Equiano conforms to the white culture that he is immersed in for the same reason that Mary Rowlandson adopts a cruel outlook towards the natives: to appeal to their intended audience. Susan M. Marren states that: “By referring to the enslaved Africans as his countrymen and suggesting that his own life has been violently disrupted by the slave trade, Equiano impresses the members of Parliament with the devastating impact their inattention to the abolitionist cause would have on countless individuals much like himself. At the same time, he flatters the Englishmen’s notion of the inherent superiority of their culture. This is a shrewd rhetorical gesture: recognizing that he must please the cause of abolition on and in the dominant culture’s terms, Equiano argues that the slave trade merits abolition because he… can appreciate the superiority of white, Western culture” (Marren 96). This is especially important when examining Equiano’s purpose in writing his slave-narrative. As previously stated, Equiano’s main goal is to abolish slavery and in order to do that, he knows that he must attract white readers by flattering them and reinforcing the idea that they are the “dominant culture.” Equiano even writes that he believes the white men to be “superior to [the black race]; and therefore [he] had the stronger desire to resemble them, to imbibe their spirit, and imitate their manners” (Equiano 703). Ronald Paul addresses the fact that Equiano is attempting to “not only… ‘imitate’ his former White masters but even ‘resemble’ them in every way” (Paul 848). The quote above from Equiano’s slave-narrative proves that his aim it to reach out “toward a White readership” (Paul 848). Examining this segment deeper, it is clear that Equiano is attempting to compliment white society. This may seem strange considering the fact that Equiano writes about so much suffering that he and many others endure at the hands of the white slave-owners; however, Equiano does this because he knows that if he attacks his white readers, he will lose his fight against slavery. Equiano is smart: he understands that, in order to achieve his goal of ending slavery, he must pick the right audience and alter his writing to appeal to them, the same way Mary Rowlandson does. Equiano continuously reminds his readers that he believes white people are superior, not because he believes it but because it is the only way to effectively achieve what he sets out to do in writing this narrative.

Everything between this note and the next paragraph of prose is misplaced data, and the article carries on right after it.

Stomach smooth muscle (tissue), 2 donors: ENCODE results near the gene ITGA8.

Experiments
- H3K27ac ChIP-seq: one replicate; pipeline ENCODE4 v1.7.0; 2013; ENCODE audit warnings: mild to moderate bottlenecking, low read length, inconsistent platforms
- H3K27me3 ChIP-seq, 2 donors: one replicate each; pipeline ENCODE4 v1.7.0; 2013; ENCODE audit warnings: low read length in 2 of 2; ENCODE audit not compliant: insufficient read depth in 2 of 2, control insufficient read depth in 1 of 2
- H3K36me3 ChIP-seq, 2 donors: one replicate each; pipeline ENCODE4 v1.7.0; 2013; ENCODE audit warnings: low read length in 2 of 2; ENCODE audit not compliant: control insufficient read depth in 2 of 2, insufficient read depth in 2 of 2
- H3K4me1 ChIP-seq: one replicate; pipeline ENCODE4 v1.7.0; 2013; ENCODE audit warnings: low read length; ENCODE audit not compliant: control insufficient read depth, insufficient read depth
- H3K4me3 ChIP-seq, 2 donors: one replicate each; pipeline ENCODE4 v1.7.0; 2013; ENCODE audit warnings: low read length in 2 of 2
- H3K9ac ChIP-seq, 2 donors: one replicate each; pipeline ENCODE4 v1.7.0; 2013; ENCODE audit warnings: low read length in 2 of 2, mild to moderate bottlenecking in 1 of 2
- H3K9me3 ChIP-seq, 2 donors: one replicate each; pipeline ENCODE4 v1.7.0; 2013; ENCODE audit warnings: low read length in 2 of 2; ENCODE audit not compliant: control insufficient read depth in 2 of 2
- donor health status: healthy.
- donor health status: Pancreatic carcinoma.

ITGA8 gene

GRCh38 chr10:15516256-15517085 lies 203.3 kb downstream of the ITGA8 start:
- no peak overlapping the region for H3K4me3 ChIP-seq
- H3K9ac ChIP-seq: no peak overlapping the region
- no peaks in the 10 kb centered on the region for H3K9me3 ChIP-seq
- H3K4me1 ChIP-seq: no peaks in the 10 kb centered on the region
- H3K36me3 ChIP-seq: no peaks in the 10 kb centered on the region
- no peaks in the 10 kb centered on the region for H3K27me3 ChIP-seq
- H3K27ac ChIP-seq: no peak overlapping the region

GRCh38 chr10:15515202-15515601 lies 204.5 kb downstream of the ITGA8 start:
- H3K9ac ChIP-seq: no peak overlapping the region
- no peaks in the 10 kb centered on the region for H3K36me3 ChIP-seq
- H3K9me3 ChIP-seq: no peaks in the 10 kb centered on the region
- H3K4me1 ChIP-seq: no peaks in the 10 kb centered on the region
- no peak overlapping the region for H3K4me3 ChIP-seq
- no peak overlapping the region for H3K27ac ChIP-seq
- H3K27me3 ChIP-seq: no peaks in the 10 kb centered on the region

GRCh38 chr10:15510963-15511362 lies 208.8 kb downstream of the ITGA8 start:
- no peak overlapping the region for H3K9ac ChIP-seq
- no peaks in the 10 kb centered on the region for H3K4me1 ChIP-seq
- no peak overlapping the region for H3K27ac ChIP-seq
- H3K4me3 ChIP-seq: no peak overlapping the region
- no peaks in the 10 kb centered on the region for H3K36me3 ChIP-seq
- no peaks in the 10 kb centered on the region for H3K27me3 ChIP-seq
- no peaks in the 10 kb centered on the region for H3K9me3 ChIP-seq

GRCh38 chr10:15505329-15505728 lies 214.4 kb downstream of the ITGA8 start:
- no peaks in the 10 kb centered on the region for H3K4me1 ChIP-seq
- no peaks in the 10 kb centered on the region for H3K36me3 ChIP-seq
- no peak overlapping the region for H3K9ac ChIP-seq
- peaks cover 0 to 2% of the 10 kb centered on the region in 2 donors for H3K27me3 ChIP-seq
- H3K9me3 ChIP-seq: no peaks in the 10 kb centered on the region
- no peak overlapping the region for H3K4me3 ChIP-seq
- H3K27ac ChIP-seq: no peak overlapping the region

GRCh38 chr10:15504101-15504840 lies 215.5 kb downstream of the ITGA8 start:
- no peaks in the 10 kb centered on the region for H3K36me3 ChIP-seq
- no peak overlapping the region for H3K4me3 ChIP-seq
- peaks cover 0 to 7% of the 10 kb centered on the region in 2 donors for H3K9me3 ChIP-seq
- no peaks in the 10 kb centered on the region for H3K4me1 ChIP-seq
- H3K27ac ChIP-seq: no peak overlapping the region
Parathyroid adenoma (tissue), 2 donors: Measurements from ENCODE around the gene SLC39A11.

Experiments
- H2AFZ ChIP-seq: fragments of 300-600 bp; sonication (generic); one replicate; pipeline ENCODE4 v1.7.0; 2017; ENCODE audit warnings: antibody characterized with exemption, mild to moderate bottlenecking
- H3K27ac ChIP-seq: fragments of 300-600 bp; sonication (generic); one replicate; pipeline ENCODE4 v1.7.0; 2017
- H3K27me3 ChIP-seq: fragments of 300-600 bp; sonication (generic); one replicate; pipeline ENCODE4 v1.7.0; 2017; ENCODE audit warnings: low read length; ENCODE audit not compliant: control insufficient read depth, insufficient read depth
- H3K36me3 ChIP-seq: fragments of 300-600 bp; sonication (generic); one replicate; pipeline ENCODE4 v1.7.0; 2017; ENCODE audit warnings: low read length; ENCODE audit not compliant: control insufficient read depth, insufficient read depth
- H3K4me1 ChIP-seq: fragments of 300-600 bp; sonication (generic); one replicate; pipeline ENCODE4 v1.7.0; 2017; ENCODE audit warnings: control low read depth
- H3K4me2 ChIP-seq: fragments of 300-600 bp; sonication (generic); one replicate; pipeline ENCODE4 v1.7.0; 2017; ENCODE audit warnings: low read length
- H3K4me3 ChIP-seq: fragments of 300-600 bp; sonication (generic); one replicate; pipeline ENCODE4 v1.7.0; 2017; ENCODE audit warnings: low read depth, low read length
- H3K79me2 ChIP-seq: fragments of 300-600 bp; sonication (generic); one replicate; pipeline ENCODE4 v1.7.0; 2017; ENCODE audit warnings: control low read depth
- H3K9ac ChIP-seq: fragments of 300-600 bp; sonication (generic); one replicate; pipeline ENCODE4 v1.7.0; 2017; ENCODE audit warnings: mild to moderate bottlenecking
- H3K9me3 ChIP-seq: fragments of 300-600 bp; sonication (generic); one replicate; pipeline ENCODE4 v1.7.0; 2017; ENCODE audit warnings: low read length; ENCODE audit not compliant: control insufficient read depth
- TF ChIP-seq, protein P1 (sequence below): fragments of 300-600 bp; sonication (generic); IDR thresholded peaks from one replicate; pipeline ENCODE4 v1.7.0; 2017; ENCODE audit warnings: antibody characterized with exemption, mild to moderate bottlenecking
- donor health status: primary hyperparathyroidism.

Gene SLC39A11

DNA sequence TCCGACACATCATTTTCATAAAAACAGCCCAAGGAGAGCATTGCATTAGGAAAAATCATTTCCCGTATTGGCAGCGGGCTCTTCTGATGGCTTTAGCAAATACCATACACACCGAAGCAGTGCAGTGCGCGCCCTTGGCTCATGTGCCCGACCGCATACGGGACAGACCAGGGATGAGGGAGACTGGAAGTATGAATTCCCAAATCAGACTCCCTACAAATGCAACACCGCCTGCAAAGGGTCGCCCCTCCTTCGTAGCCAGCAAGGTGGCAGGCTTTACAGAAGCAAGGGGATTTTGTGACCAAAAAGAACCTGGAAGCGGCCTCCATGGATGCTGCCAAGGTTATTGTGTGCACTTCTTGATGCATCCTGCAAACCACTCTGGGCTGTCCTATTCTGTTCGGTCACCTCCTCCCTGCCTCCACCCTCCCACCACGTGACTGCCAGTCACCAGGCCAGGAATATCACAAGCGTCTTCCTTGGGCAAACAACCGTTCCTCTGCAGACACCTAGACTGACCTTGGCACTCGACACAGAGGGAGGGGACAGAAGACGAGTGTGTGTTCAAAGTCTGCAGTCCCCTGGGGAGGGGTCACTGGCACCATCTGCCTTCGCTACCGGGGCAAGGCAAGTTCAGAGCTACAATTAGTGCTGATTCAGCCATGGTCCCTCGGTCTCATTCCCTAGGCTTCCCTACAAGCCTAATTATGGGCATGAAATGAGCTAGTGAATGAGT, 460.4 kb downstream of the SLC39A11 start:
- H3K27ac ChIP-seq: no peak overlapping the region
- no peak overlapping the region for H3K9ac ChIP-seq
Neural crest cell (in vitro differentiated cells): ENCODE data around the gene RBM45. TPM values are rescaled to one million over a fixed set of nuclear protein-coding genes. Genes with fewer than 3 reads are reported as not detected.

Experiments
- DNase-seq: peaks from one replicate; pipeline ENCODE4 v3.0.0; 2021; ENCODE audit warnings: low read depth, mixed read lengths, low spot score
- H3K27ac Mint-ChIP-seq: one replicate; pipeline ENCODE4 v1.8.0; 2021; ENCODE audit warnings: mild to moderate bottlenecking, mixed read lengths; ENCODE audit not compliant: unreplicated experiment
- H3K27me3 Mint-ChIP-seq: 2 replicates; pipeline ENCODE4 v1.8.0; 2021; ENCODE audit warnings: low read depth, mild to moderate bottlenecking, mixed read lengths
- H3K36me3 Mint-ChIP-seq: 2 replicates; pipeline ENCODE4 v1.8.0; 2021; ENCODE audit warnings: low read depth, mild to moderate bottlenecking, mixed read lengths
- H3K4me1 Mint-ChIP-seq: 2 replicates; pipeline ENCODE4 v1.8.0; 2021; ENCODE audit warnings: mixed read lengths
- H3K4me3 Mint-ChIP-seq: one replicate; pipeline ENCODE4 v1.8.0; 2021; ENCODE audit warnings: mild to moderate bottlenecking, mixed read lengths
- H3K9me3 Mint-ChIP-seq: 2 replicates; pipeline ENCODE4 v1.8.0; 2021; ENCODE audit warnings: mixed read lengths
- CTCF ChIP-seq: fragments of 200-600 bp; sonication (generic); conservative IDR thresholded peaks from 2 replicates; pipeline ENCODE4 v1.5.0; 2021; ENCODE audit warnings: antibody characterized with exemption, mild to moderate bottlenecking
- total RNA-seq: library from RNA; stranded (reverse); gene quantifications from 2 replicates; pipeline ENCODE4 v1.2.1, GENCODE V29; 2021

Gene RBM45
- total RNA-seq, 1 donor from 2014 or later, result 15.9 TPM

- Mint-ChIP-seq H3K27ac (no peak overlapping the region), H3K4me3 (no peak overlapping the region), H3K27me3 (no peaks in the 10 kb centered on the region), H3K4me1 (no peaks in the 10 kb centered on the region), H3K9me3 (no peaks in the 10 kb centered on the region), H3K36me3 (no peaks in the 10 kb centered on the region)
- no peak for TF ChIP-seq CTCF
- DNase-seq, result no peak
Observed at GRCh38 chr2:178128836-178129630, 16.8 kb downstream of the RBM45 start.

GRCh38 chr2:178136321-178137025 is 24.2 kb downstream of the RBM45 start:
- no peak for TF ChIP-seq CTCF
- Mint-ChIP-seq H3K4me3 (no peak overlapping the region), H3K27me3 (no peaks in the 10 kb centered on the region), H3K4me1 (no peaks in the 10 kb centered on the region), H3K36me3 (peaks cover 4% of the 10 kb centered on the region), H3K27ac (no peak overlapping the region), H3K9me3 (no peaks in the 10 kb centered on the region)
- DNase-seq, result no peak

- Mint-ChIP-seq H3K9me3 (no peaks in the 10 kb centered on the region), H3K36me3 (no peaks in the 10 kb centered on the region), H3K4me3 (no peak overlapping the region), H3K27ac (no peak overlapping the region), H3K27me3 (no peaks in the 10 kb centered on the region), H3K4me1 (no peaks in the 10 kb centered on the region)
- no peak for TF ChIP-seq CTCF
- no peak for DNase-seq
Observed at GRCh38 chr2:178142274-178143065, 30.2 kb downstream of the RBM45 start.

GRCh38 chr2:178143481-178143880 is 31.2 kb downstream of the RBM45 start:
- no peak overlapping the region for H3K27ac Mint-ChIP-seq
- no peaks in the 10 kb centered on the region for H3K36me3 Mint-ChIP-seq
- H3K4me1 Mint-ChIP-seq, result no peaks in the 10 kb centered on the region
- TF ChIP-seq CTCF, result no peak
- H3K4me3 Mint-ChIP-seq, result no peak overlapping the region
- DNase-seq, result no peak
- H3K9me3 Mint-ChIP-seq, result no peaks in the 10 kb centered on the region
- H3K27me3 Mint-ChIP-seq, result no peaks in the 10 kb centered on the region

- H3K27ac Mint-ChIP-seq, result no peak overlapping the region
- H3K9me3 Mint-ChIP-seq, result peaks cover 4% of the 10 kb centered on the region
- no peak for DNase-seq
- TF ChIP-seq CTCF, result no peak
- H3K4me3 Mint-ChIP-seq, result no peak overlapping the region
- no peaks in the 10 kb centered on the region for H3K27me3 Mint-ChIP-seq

At first glance, Mary Rowlandson’s and Olaudah Equiano’s narratives appear to be completely opposite. Rowlandson’s aim in writing “A Narrative of the Captivity and Restoration of Mrs. Mary Rowlandson” disguises itself as a rationalization for the oppression of Natives as well as a spiritual journey focusing on the positive aspects of Puritanism. On the other hand, Equiano’s narrative, “The Interesting Narrative of the Life of Olaudah Equiano, or Gustavas Vassa, the African, Written by Himself,” appears to have the sole intention of abolishing slavery. Upon closer reading and analysis, both of these seemingly different narratives have one important aspect in common: they aim to appeal to a specific audience and are therefore altered to adhere to that. In a world dominated by Puritanism and rejection of Native culture, Mary Rowlandson must petition to her Puritan readers. This results in contradictory statements, making it unclear how Rowlandson actually feels towards her captors. She illustrates multiple instances in which she exposes the kindness and the generosity of the group of Natives with whom she is travelling with while simultaneously bashes them. Equiano, on the contrary, incorporates false stories into his narrative as well as compliments the white, Western society in order to ensure his likability amongst this ‘dominant’ race. Both of these narratives are forever altered in order to meet the needs of the society at the time of publication, proving that these narratives are actually quite similar in terms of their intentions.